A review of Three Colonial Collections in Japan
The Northern Studies Collection, Hokkaidō University, Sapporo, Japan
札幌市北区北8条西5丁目 北海道大学附属図書館 北方資料室
tel: +81-1-1706-2994; website
The Northern Studies Collection of Hokkaidō University focuses on materials related to Hokkaidō, as well as the Aleutians, the Kuriles, Manchuria, Mongolia, Sakhalin, and Siberia. Its holdings remain unparalleled for publications on the indigenous peoples of northern Japan and its surrounding islands. Visitors must arrange to see the collection via the Inter-Library Loan counter of their affiliate institution in Japan. For those traveling from abroad, email the library in advance at hoppo＠lib.hokudai.ac.jp with a self introduction, research itinerary, and list of titles. When I visited in February 2013, the city gave up on clearing or salting the snow, making the streets and sidewalks extremely treacherous (even for someone who has lived in northern climes for the past decade). Expect to bruise like a peach from multiple wipeouts before learning to waddle across the ice. The library, located on the center of campus by a lake, opens from 9:00 to 17:00 on weekdays and closes for national holidays. Hours may vary through spring and summer vacations. Upon arrival, fill out a visitor’s form at the counter to the right of the library entrance and present this slip along with a student ID to obtain a numbered badge for the day. Researchers can view and photograph rare manuscripts—including maps, woodblock prints, and scrolls—in a special room behind the circulation desk. The university archive, which I did not use on this trip, occupies the fourth floor, and requires a separate registration process. Copies cost 10 yen per page, but declare titles and page numbers on the request form (複写申込書) found by the copy machines. As for lunch and dinner, delicious food options—from butter corn ramen to sea urchin gratin—await the hungry in the underground arcade of Sapporo station, a fifteen-minute walk southeast from the library.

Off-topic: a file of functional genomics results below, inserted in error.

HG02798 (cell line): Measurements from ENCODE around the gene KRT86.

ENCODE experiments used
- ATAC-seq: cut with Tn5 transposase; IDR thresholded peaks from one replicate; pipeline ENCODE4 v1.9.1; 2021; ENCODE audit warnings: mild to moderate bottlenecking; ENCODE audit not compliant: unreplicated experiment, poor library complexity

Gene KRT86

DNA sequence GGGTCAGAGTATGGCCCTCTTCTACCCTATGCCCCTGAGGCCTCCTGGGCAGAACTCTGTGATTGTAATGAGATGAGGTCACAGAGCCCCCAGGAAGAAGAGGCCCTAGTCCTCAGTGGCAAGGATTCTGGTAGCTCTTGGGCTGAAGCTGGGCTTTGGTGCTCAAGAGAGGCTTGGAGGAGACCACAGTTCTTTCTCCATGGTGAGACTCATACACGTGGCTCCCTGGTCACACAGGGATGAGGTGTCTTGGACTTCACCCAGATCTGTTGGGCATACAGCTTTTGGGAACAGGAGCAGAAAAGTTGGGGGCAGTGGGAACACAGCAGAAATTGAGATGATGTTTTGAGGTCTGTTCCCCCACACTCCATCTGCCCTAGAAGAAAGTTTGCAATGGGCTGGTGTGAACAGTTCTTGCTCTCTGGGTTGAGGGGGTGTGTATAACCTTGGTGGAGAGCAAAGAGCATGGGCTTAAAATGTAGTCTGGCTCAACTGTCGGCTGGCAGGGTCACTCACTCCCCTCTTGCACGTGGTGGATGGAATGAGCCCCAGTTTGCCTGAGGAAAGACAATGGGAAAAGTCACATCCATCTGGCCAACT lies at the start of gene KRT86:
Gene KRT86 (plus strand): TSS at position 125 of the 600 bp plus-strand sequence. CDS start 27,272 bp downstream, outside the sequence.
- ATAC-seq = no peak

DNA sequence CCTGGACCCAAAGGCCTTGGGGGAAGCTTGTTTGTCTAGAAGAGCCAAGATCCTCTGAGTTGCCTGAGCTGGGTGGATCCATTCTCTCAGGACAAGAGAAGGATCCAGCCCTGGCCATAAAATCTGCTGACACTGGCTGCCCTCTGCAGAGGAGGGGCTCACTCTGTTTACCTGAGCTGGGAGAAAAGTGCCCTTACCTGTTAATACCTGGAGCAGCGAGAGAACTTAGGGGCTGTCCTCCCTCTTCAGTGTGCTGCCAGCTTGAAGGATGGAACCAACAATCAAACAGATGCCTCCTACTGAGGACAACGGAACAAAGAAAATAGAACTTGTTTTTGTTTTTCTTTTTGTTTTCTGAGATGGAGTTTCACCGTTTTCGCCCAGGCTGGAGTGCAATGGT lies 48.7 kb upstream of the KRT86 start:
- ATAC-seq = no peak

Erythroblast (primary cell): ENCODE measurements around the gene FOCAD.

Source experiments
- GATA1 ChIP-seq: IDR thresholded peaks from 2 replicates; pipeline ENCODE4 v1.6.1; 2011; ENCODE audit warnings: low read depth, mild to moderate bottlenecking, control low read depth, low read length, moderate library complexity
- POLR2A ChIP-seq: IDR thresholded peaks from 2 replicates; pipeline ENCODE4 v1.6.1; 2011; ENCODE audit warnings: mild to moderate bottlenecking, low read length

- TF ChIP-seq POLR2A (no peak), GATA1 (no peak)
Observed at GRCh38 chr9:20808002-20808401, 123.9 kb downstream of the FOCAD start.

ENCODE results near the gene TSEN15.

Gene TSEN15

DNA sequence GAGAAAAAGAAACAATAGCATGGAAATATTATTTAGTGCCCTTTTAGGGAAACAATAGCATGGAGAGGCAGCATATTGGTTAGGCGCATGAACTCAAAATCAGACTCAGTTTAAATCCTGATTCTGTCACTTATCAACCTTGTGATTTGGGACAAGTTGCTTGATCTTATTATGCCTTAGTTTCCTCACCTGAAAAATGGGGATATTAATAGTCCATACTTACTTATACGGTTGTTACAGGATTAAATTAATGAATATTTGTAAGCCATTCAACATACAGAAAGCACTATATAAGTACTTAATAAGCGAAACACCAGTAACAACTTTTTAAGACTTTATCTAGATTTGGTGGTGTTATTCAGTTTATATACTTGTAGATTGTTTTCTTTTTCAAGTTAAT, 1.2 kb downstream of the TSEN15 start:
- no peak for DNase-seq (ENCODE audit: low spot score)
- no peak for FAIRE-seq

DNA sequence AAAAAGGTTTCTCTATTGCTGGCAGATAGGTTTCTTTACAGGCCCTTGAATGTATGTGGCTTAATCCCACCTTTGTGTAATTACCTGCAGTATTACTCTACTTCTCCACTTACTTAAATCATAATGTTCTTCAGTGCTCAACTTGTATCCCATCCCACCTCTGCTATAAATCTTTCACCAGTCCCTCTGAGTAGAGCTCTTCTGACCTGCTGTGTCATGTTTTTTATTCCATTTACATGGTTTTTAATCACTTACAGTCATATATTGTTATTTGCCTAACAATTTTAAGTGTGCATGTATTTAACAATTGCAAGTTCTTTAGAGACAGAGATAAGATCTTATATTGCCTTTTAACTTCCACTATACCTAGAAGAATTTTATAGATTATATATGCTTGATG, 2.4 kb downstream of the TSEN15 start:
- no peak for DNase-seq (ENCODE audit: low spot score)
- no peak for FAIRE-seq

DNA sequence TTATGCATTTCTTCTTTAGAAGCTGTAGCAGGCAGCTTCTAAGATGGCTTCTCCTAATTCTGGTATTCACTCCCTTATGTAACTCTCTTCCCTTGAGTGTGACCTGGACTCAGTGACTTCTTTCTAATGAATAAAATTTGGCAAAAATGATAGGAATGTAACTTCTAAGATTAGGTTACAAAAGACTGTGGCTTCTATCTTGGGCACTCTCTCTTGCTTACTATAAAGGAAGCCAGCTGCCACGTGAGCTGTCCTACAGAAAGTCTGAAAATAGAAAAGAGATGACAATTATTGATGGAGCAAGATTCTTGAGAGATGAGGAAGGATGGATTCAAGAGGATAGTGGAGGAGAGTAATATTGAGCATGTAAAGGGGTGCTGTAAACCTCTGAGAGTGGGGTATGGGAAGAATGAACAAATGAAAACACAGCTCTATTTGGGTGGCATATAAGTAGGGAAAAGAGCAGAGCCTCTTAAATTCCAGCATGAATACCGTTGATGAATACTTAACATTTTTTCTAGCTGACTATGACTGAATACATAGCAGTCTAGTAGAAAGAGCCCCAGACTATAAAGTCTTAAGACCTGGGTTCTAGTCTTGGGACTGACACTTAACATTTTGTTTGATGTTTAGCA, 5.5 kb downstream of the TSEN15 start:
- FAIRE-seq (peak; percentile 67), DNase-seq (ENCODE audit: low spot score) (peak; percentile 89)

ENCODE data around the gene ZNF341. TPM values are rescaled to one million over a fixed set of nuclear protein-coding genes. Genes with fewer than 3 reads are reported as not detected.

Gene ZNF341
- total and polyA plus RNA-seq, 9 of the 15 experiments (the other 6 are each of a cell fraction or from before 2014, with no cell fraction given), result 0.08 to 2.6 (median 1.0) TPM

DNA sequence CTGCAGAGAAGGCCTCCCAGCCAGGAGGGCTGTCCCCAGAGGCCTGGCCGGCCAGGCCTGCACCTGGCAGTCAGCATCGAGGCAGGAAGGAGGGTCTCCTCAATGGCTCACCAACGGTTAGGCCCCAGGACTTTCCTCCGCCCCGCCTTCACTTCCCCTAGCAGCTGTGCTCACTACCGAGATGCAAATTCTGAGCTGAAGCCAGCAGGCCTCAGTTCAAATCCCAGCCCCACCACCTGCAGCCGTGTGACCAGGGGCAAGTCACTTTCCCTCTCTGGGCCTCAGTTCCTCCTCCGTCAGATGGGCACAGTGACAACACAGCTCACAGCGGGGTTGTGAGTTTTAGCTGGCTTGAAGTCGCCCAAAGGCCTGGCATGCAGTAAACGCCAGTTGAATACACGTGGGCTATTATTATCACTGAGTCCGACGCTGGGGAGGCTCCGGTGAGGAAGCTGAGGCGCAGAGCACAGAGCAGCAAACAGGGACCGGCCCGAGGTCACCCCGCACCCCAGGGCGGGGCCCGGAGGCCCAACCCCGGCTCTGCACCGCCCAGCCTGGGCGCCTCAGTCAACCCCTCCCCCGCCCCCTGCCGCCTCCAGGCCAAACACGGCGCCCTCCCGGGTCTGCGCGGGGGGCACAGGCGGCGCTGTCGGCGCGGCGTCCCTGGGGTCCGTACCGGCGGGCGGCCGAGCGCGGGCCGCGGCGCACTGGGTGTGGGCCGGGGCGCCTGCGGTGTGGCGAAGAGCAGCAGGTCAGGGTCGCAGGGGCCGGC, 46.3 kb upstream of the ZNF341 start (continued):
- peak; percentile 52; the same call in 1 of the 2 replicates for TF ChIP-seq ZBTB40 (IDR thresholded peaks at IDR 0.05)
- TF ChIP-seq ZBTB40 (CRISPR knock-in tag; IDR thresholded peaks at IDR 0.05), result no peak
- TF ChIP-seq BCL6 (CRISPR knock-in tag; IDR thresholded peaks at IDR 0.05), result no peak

Archive of Materials Related to the Former Colonies, Takushoku University, Hachiōji, Japan
東京都八王子市館町815-1 拓殖大学図書館 旧外地関係資料アーカイブ
tel: +81-4-2665-1483; website